[author: Len Weiser-Varon
and Jeremy A. Spector]
The IRS is planning on sending out letters (“Letters”) over the next few months to several hundred issuers who have experienced covenant or payment defaults from 2007 to the present. The Letters remind issuers of their tax compliance responsibilities in the context of a restructuring and encourage them to self-police compliance of their bond issues with federal tax rules. By sending these Letters, the IRS is signaling a new focus on the tax-exempt status of defaulted and restructured debt.
The Letters specifically focus on the types of debt modifications that can cause a “reissuance”. Generally, there is a reissuance for tax purposes when payment terms on bonds are significantly changed such that the original bonds are deemed exchanged for the restructured bonds. Issuers are directed in the Letters to an article on the IRS’s website describing the specific types of significant modifications to watch out for.
Generally, the “traps for the unwary” triggering a reissuance arise when there is (1) contractual forbearance beyond certain specified periods; (2) changes in yield greater than 25 basis points; (3) certain significant changes in timing of payments, such as extensions of maturity and deferral of payments; and (4) substitution of obligors, changes in security or credit enhancement, or changes in priority of the bonds that cause a change in payment expectations from adequate to primarily speculative or vice versa.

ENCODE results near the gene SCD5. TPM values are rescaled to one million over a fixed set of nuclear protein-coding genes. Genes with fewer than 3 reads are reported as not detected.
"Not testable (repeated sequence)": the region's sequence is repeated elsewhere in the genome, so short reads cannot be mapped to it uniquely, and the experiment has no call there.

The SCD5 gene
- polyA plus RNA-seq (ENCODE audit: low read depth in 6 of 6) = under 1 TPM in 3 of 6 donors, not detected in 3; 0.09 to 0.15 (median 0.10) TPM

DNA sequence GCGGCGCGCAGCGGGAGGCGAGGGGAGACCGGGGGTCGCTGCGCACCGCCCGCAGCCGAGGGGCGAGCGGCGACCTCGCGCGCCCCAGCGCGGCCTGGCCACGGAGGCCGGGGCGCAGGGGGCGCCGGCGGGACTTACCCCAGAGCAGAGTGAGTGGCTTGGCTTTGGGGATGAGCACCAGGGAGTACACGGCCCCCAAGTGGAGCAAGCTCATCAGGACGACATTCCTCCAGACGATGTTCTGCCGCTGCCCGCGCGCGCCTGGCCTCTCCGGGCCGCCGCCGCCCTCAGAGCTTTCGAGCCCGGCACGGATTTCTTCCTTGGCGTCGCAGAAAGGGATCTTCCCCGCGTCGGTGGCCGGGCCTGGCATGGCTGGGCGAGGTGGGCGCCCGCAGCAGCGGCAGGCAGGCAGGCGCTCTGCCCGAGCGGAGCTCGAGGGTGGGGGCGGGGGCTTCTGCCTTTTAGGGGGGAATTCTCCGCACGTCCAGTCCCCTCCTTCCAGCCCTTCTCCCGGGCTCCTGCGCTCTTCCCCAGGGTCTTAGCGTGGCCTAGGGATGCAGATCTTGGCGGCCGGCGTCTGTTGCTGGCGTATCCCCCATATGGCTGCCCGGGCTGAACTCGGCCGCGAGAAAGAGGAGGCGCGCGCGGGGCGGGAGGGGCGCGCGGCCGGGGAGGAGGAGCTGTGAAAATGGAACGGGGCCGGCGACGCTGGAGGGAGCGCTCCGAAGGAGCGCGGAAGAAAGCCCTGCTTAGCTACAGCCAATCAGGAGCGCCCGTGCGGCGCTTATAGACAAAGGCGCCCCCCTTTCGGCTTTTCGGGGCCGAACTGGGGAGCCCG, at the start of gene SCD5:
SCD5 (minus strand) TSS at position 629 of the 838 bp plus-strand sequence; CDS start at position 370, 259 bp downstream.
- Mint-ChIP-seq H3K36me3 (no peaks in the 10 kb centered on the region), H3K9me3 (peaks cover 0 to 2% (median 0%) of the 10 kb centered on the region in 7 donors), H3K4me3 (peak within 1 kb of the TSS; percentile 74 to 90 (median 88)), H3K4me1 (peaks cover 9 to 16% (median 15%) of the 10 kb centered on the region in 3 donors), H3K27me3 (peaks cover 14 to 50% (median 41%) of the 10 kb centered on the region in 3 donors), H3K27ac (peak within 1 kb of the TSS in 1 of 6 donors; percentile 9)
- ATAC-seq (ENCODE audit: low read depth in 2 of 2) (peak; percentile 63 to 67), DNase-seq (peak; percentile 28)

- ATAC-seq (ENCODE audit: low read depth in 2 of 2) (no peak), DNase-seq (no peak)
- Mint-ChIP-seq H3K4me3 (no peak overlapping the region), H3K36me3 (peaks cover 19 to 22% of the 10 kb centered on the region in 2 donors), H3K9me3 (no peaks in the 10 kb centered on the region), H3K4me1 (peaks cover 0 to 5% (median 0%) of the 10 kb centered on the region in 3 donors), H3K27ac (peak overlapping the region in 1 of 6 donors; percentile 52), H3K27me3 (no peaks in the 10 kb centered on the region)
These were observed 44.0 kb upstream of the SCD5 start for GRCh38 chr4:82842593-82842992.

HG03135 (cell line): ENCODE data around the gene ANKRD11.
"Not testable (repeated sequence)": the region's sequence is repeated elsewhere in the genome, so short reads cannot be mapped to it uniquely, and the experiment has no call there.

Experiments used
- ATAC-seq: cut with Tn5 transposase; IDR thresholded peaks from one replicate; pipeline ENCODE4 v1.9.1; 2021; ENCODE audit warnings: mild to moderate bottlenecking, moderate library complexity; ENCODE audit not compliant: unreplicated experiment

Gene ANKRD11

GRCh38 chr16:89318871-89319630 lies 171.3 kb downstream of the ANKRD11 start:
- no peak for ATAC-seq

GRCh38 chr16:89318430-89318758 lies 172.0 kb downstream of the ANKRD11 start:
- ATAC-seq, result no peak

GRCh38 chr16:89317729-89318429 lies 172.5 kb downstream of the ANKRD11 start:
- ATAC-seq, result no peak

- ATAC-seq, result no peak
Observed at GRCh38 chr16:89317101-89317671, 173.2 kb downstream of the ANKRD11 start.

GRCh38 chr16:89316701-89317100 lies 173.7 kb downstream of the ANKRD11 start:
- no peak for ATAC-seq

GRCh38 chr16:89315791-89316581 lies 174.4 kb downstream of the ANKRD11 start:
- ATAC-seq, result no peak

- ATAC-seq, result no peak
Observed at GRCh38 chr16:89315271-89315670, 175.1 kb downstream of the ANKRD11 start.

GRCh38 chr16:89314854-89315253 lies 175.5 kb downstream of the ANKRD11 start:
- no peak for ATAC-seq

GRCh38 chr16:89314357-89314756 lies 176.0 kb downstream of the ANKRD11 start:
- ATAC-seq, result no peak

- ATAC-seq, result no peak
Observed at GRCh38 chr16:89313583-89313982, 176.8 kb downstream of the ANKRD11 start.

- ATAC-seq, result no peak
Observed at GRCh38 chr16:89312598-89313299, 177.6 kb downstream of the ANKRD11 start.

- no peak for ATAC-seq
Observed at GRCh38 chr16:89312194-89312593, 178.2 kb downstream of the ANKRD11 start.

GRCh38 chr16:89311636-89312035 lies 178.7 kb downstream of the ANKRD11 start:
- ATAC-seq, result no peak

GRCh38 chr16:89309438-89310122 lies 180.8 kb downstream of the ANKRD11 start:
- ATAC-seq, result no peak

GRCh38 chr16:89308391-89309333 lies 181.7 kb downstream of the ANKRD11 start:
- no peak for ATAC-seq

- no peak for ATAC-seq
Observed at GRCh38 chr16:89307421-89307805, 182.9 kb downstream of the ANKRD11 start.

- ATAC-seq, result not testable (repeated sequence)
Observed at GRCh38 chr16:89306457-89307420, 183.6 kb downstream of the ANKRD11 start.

Whenever there is a reissuance an issuer typically must (i) “retest” the bonds for tax compliance as if they were newly issued under existing law; (ii) for certain types of bonds and under certain circumstances, obtain an additional volume cap allocation; (iii) under certain circumstances, obtain elected official approval; and (iv) file a new tax return. The inadvertent failure of an issuer to take any required action to preserve the tax status of the bonds upon a reissuance is referred to by the IRS as a “violation” and, if unaddressed, risks a future determination by the IRS that the reissued bonds are taxable from their reissuance date.
The IRS encourages any issuer who becomes aware of a tax rule violation to take advantage of its voluntary compliance program, which resolves non-compliance problems at a lesser cost than is the case if the IRS initiates an audit and determines that noncompliance exists.
For issuers, conduit obligors, bond trustees and bondholders, this IRS warning highlights the importance, in connection with any bond workout or restructuring, of consulting with qualified bond counsel to ensure that any agreements executed will not adversely impact the tax status of the bonds.